Bacteriologist taking a bacterial culture from a Petri dish. Image: Tim Sandle
Sexually transmitted infection rates are on the rise, including syphilis, a disease that was nearly eradicated in many countries. The bacterial infection affects some 18 million people worldwide.
One major challenge is over the lack of an effective treatment. This is partly the result of the bacterium not being able to be cultured, which hampers study in the laboratory setting. The reason it is so hard is that the bacteria require very strict microaerophilic conditions (1.5 percent oxygen).
This has been overcome by Virginia Tech researchers who have succeeded in propagating the disease-causing agent in vitro. This opens the door to new medicines to help to prevent infection.
The solution was the use of a mammalian cell line, inoculated, and held within appropriate atmospheric conditions. Twelve ingredients need to be combined to create the culture medium make the media, and this needs to equilibrate overnight.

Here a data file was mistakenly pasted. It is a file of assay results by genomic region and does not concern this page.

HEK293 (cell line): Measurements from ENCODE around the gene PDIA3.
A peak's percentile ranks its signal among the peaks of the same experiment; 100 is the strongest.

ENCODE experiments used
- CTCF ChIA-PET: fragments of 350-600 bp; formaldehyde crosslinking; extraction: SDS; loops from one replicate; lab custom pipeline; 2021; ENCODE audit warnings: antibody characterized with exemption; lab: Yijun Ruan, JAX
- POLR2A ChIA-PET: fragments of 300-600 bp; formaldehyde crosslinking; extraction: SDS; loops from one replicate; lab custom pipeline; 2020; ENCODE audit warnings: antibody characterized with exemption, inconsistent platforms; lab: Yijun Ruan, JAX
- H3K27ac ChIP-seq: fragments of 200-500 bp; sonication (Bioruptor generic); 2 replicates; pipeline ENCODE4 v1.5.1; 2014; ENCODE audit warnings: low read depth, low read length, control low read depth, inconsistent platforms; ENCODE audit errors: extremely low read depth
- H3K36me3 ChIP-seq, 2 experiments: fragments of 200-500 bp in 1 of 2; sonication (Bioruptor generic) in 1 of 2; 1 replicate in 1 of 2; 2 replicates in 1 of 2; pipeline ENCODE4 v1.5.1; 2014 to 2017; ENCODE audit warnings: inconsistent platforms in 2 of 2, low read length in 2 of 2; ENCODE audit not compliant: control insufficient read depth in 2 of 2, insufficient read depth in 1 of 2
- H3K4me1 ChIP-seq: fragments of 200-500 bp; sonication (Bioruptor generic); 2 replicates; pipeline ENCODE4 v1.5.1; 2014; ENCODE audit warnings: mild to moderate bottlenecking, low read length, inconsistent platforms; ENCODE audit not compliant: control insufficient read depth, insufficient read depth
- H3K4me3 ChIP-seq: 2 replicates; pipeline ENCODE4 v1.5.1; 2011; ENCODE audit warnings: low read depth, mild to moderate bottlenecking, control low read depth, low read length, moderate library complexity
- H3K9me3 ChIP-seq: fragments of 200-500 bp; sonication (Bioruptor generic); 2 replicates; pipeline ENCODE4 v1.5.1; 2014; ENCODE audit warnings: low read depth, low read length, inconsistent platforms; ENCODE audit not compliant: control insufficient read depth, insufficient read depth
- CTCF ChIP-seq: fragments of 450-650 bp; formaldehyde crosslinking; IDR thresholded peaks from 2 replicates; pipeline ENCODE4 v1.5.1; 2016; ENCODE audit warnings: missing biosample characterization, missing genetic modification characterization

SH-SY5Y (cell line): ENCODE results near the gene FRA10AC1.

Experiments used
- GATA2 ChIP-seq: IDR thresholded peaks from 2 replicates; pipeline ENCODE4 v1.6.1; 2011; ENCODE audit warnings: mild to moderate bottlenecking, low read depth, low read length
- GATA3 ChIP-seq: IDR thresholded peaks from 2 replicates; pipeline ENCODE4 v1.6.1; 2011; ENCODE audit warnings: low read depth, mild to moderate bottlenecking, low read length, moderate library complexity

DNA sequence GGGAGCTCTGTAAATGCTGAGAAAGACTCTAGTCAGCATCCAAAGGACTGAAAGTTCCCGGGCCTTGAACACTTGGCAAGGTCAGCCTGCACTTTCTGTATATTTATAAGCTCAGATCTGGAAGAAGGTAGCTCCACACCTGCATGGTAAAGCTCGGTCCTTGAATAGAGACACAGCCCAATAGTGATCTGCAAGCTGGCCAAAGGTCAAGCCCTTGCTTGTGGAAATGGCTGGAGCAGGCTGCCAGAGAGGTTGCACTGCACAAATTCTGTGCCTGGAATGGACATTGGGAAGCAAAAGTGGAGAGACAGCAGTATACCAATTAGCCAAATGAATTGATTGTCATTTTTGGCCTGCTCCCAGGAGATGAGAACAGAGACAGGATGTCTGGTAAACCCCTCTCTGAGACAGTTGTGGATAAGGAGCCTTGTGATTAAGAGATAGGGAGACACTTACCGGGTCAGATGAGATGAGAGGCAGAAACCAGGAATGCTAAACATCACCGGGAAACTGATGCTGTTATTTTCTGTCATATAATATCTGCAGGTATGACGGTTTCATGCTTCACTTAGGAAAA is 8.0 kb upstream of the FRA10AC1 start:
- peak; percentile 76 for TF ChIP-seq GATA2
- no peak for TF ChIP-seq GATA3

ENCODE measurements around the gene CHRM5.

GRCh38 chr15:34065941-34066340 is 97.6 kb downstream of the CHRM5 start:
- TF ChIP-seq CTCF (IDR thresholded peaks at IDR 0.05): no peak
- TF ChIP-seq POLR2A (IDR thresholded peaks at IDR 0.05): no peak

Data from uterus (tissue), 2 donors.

From this basis the Virginia Tech researchers set out to determine if there were possible treatment options that could serve as an alternative for the millions of people impacted by the disease each year.
The University’s College of Agriculture and Life Sciences researchers discovered another treatment option to benzathine penicillin G based on two antimicrobial agents named Azlocillin and Mezlocillin. This represents the first large-scale drug screen for syphilis treatment alternatives. The agents were selected through a process of elimination and hundreds of tests.
These new agents are more effective in treating the helically coiled microorganism – the disease-causing agent Treponema pallidum – when efficacy is compared with existing regimens.
The new medications have been approved by the Food and Drug Administration, which could accelerate the rollout.
According to Kathryn Hayes, the lead author, she was inspired to undertake the research as a result of a longstanding interest in sexual health and in infectious diseases. She states this was a product “My own queer identity and how disproportionally impacted the queer community is by sexually transmitted diseases motivated me. The other is the stigma around sexually transmitted infections [STIs].”
The new medicines will be further improved by examining the protein drug interaction and how those interactions affect overall drug efficacy.
The research has been published in the journal Antimicrobial and Resistance. The research is titled “A large screen identifies beta-lactam antibiotics which can be repurposed to target the syphilis agent.”